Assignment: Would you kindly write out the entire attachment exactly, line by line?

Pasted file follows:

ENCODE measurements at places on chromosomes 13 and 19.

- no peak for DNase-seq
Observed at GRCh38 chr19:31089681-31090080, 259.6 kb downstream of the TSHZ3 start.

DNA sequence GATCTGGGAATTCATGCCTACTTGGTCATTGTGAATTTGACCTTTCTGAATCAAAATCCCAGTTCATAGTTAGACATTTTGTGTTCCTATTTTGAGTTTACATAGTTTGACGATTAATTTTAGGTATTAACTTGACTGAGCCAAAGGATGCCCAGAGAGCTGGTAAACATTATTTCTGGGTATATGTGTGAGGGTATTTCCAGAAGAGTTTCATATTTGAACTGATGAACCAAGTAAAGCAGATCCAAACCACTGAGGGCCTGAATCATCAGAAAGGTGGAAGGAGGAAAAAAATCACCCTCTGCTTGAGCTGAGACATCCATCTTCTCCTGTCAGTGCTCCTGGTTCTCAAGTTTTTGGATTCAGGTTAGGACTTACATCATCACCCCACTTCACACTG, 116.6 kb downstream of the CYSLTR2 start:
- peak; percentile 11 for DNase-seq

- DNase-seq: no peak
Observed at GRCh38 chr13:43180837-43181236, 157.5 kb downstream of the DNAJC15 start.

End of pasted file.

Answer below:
ENCODE measurements at places on chromosomes 13 and 19.

- no peak for DNase-seq
Observed at GRCh38 chr19:31089681-31090080, 259.6 kb downstream of the TSHZ3 start.

DNA sequence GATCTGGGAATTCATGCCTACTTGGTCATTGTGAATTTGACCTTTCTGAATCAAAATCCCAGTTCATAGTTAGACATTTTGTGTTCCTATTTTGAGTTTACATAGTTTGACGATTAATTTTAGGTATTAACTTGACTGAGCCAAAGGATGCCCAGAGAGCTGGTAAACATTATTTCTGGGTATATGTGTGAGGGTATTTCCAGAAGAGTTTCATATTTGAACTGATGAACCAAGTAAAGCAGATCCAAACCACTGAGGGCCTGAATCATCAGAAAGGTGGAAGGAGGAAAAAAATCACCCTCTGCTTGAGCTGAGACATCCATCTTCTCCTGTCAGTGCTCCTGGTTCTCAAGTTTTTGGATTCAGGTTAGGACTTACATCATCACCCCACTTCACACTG, 116.6 kb downstream of the CYSLTR2 start:
- peak; percentile 11 for DNase-seq

- DNase-seq: no peak
Observed at GRCh38 chr13:43180837-43181236, 157.5 kb downstream of the DNAJC15 start.